Below is a tasty recipe I came up with last week. My vegetable mix was fennel, kohrabi, sweet potatoes, and zucchini. Because of the addition of kohlrabi and fennel, I pre-roasted the vegetables first.
This recipe is great because it makes use of the fresh herbs out in the fields right now.
One Pan Roast Dinner Using Parchment Packets
Boneless chicken breasts or fish can be used in a one-pan roast as long as they are placed in parchment packets, which are then set on top of the vegetable layer. The reason for using a packet is simple. These cuts tend to dry out when openly roasted. While a fatty fish like salmon may do well without a packet, the packets do seal in juices and make the salmon incredibly moist and tender.
Basically, in this method you make separate parchment packets for each breast or fish fillet, add a little bit of oil and top with seasoning and thin lemon slices. The packets get placed on the partially pre-roasted vegetables and baked. You end up with super moist, tender chicken or fish and perfectly cooked veggies.
The problem with parchment is it doesn’t crimp up nicely like aluminum foil does so it requires a bit more fuss to make packets that don’t leak. So why not simply use foil? I strongly advise against using aluminum foil packets for cooking food at any time. Aluminum, in foil and other food sources, has been linked to several health risks, including a possible connection to alzheimers disease (1).
Making parchment packets is easier than you think. Here is a quick photo tutorial from the Food Network which shows you how to do it. Simply folding a sheet of parchment in half, placing the food inside near the center of the fold, closing the parchment back over the chicken and then making successive folds down the edges (as shown in the photo tutorial) is truly the simplest way to do it. If you find your folds don’t hold and your packet wants to open up on you, you can use a non-coated metal paper clip to hold the last fold in place.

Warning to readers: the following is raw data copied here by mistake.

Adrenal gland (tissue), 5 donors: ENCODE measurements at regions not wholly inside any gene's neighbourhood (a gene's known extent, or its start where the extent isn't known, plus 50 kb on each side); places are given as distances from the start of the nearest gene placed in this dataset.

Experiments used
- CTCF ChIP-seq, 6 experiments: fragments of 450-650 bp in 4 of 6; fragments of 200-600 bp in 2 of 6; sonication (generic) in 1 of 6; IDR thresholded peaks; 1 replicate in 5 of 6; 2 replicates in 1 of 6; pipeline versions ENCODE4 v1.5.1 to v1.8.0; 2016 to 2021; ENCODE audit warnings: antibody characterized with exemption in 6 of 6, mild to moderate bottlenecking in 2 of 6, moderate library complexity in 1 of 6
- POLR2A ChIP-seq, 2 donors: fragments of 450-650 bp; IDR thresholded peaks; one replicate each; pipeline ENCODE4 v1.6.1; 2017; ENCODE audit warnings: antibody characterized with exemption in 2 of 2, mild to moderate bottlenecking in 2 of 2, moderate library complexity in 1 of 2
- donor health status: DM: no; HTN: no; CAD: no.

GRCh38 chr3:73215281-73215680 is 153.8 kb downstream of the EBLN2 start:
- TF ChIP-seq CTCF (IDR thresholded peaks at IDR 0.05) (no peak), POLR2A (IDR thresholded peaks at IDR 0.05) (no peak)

Keep in mind that this method of cooking works best in the oven at no more than 400 degrees. Do not try to use the packets on the grill, or the parchment will simply burn.
Again, because chicken breasts and fish pieces cook more quicky than bone-in cuts, I prepare the veggies first and start them roasting in the oven while I assemble the packets. This gives them a head start so that they will be completely cooked by the time the chicken or fish is done.
I came up with this recipe earlier in the summer and it is a delicious way to use Herbes de Provence. Change up the vegetables to what you have on hand, such as zucchini, potatoes, chunks of cabbage, and/or eggplant.
– 3-4 large carrots, sliced into 1/3″ pieces
– 1 8 ounce bag sugar snap peas, stringed if needed
– 1/2 large fennel bulb, cored and chopped into bite sized pieces
– 1 large red bell pepper, cut into strips
– 2 tablespoons extra virgin olive oil, plus 3 teaspoons
– 1 1/2 teaspoons Kosher salt, plus more for chicken
– 1 tablespoon Herbes de Provence, plus more for chicken
– 3 pastured, organic chicken breasts, trimmed
– 1 lemon, thinly sliced